Case No. 95-3554.
Opinion Released: November 7, 1996. Opinion Filed: November 7, 1996. This opinion will not be published. Rule 809.23(1)(b)5, Stats.
APPEAL from a judgment of the circuit court for Grant County: JOHN R. WAGNER, Judge. Reversed and cause remanded.
Before Eich, C.J., Dykman, P.J., and Vergeront, J.
Gary Cummins and Jean Cummins appeal from a summary judgment dismissing their complaint against various property owners and renters, and their insurers. The Cumminses sued for crop damage caused by a herd of sheep that were kept on property near but not adjacent to their rented crop land. The trial court dismissed the complaint, under § 90.04, Stats., because the sheep entered the Cumminses' land through a fence that the Cumminses failed to keep in repair. Because we conclude that the plain meaning of § 90.04 does not bar this action, we reverse and remand for further proceedings.
The facts are undisputed. An-Be Partnership rented land to Pine Hill Produce Company for the purpose of grazing sheep. The sheep escaped onto the property of Dale and Sharon Schluter through a defective fence, and from the Schluter property entered the Cumminses' land through another defective fence on the Schluter/Cummins property border. The Cumminses then sued the Schluters, An-Be, Pine Hill and others for the resulting crop damage, based on the failure to maintain the fence on the Schluter/An-Be property line.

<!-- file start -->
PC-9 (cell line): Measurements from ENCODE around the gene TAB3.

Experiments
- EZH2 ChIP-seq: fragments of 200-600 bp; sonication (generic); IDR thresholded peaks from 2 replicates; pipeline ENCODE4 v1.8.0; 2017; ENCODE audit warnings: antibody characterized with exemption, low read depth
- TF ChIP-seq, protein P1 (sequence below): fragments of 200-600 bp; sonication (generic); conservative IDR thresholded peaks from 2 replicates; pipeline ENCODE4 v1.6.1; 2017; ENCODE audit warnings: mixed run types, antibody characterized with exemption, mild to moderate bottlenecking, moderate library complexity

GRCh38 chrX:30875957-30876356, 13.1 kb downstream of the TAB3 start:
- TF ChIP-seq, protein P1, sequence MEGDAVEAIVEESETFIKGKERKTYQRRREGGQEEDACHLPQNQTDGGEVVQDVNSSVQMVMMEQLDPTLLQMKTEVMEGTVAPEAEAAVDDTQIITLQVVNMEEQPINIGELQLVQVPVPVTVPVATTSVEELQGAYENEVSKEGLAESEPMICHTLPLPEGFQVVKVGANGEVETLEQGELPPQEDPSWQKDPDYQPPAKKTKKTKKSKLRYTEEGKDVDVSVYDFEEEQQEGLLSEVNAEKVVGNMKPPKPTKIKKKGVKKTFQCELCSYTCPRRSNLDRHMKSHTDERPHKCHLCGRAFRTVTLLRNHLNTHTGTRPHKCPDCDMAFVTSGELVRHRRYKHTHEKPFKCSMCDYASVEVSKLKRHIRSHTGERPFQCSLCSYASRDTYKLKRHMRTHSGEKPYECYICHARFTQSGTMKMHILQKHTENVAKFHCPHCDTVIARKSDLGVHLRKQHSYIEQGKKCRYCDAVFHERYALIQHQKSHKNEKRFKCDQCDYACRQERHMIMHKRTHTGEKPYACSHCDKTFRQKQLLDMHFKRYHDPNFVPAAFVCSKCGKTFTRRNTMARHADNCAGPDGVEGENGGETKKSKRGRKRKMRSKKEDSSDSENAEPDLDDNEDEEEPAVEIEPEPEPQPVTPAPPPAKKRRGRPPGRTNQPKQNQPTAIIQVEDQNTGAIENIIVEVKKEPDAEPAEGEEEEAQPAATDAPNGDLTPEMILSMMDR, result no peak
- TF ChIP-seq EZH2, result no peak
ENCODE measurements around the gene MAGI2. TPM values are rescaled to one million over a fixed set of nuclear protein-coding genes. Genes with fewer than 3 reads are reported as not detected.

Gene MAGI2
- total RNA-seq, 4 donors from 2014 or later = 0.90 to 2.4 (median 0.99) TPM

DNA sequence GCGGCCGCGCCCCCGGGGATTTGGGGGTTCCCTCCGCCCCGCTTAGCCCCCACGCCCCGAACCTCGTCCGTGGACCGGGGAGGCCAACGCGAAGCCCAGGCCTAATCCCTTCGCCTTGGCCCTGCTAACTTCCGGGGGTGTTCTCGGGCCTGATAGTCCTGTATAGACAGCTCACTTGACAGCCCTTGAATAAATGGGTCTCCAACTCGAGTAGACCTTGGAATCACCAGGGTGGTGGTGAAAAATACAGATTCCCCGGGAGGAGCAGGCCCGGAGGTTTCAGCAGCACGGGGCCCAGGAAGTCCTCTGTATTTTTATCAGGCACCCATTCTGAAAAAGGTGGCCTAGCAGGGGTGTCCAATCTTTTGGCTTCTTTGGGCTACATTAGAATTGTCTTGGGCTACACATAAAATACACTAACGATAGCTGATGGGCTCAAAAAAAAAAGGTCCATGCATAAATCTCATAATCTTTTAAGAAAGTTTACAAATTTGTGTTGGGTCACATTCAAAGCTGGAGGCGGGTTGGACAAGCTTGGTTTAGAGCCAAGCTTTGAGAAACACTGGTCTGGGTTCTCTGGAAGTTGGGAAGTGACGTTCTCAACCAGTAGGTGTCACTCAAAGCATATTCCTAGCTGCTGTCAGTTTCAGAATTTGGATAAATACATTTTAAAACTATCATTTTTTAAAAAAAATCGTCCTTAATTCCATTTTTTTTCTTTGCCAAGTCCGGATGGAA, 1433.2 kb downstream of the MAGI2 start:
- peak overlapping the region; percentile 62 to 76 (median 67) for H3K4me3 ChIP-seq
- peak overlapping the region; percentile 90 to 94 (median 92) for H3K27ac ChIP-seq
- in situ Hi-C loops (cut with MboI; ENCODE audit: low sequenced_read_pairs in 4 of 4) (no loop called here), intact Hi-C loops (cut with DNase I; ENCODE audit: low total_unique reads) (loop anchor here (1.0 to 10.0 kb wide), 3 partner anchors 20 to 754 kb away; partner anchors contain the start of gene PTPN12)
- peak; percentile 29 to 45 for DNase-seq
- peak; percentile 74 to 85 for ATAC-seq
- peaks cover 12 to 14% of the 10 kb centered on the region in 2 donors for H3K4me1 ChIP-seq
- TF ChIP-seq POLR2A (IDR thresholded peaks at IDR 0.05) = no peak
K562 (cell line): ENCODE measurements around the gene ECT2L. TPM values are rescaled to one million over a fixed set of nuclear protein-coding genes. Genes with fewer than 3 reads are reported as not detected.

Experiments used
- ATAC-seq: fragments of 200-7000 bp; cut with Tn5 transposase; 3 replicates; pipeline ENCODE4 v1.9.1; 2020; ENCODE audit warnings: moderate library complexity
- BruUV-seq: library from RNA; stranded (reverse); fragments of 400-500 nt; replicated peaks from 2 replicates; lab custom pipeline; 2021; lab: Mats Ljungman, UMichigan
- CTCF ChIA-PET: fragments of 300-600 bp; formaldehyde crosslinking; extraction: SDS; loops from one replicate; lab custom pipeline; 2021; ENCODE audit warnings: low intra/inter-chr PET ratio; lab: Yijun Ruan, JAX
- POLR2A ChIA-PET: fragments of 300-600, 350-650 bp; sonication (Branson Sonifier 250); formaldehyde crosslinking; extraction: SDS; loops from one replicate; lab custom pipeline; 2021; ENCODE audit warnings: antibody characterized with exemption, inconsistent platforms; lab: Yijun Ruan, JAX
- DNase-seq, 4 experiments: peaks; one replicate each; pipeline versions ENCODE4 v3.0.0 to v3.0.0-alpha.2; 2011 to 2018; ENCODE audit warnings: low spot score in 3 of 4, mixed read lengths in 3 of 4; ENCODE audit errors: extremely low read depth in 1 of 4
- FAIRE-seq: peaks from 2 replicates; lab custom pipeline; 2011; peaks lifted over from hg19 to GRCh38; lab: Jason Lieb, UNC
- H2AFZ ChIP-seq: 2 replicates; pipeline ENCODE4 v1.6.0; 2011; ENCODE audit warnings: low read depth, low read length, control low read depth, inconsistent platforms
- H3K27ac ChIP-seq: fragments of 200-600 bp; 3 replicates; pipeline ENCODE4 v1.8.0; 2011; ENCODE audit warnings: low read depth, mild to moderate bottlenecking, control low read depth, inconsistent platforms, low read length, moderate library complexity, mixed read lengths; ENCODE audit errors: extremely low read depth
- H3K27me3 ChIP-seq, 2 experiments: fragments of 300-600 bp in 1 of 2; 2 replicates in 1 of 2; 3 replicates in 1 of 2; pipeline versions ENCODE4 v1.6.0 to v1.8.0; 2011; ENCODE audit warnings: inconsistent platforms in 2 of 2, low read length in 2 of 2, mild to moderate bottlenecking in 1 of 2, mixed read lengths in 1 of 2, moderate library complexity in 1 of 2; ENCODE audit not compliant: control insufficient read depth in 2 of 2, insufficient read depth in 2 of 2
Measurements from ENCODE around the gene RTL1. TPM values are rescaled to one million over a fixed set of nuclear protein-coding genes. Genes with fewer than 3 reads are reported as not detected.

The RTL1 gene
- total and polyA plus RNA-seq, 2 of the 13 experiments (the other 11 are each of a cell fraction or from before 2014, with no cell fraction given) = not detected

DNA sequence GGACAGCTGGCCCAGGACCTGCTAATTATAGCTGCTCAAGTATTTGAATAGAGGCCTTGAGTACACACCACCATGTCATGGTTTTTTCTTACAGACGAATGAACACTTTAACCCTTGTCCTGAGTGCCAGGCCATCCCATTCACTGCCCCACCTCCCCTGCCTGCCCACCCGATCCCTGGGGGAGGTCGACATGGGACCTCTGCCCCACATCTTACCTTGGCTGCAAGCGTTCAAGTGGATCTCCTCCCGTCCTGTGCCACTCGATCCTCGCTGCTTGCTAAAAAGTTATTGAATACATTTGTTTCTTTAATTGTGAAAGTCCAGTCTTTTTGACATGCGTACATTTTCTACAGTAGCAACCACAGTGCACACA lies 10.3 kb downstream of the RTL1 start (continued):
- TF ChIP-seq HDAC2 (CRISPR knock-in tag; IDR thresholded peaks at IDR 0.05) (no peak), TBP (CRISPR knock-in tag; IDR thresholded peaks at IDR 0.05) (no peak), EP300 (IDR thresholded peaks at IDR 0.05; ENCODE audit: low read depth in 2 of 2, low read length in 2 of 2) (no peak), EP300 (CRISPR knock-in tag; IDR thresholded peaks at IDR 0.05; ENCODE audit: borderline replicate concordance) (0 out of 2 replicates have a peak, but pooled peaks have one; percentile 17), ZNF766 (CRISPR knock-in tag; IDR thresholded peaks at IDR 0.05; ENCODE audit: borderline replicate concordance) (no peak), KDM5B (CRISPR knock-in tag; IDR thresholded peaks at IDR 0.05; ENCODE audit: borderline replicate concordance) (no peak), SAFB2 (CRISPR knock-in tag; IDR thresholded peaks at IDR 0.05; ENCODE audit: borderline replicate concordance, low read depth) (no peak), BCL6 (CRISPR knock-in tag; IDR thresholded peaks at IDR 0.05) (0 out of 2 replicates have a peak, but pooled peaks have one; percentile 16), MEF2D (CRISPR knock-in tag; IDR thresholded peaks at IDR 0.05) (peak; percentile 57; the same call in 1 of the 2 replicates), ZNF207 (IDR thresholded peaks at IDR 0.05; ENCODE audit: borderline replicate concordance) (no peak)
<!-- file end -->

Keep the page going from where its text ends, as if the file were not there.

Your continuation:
Section 90.04, Stats., entitled "Effect of fences on action for trespass by animals," provides in relevant part that "owners of lands who do not maintain and keep in repair lawful partition fences shall not be entitled to recover any damages whatever for trespasses by the animals of owners of any adjoining lands. . . ." The trial court dismissed the action based on that language in the statute and the Cumminses' failure to maintain the Cummins/Schluter fence.
Section 90.04, Stats., does not bar the Cumminses' lawsuit despite the unrepaired fence between their property and the Schluters' property. If the meaning of a statute is plain, we look no further in construing it. Tenpas v. DNR , 141 Wis.2d 599, 602, 415 N.W.2d 853, 854 (Ct.App. 1987), rev'd on other grounds, 148 Wis.2d 579, 436 N.W.2d 297 (1989). In plain terms, the statute provides that an unrepaired partition fence bars recovery for trespasses only if the animals belong to the owners of adjoining lands. Since the sheep are not owned by the Schluters, the owners of the land adjoining the Cumminses' land, § 90.04 does not bar this action.
By the Court. — Judgment reversed and cause remanded.